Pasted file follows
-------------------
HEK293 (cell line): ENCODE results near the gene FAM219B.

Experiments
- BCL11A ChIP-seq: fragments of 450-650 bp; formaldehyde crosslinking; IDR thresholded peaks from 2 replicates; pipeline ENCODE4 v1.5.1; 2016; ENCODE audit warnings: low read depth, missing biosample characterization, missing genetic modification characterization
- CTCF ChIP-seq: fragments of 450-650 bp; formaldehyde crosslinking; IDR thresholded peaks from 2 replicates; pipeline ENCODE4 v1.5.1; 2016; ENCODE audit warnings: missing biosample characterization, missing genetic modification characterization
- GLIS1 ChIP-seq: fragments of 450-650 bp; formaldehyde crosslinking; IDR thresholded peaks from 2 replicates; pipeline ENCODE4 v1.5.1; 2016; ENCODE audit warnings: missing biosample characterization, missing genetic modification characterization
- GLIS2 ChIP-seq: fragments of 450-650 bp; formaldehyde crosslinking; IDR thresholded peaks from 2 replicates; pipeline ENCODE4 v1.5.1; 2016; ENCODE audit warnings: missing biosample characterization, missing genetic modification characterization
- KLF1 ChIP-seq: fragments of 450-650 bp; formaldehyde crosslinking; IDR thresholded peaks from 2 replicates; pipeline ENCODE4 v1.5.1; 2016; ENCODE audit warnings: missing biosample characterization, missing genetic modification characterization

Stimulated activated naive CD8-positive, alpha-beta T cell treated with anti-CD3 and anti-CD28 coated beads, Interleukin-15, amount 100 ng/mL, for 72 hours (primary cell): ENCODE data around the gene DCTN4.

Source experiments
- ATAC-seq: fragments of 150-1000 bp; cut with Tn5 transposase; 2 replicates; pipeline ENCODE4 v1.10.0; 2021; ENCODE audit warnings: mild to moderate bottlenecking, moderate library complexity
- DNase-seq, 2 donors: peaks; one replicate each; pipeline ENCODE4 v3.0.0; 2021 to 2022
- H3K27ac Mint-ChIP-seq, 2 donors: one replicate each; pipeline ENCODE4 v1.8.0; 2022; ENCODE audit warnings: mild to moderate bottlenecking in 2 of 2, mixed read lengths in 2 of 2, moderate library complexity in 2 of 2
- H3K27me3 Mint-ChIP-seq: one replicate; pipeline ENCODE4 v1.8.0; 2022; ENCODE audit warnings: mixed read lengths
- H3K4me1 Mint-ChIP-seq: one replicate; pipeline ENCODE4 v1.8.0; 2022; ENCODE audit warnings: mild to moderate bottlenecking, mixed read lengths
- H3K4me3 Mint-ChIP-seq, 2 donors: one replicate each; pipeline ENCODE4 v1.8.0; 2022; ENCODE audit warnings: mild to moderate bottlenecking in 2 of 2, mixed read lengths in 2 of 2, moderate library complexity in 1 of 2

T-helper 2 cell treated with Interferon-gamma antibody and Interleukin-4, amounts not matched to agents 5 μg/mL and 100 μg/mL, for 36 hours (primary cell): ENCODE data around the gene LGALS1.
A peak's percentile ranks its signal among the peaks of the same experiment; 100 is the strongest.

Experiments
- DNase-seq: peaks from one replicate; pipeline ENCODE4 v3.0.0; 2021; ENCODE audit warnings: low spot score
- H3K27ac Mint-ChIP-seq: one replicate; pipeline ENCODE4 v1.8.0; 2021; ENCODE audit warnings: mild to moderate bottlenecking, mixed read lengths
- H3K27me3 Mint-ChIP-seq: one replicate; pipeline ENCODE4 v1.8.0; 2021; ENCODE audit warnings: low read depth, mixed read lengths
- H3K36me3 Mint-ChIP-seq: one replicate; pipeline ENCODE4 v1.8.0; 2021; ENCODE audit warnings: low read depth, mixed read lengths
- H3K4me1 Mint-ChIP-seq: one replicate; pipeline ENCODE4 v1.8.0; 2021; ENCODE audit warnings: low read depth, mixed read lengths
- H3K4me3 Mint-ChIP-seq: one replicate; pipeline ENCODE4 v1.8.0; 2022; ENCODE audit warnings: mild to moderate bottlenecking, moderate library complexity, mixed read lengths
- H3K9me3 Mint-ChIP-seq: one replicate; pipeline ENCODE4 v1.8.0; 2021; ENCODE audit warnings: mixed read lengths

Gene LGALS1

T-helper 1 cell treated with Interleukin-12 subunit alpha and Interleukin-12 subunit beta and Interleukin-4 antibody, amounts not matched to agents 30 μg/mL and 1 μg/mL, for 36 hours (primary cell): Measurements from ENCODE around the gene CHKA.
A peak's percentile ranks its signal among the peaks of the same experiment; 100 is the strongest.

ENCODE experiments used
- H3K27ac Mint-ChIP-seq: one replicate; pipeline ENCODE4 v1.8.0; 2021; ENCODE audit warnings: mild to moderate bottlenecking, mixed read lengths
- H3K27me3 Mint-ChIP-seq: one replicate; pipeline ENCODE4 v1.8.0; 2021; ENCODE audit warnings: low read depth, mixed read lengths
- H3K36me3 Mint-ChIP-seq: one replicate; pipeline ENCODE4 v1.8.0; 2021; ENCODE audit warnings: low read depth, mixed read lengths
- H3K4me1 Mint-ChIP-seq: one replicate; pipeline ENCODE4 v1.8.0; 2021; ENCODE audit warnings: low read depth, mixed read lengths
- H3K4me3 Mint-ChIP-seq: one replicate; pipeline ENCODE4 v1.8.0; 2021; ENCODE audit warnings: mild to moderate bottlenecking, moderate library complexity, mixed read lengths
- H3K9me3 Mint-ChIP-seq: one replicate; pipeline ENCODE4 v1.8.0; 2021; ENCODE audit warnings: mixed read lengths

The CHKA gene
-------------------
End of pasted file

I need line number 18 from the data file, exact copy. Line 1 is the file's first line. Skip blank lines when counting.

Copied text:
Experiments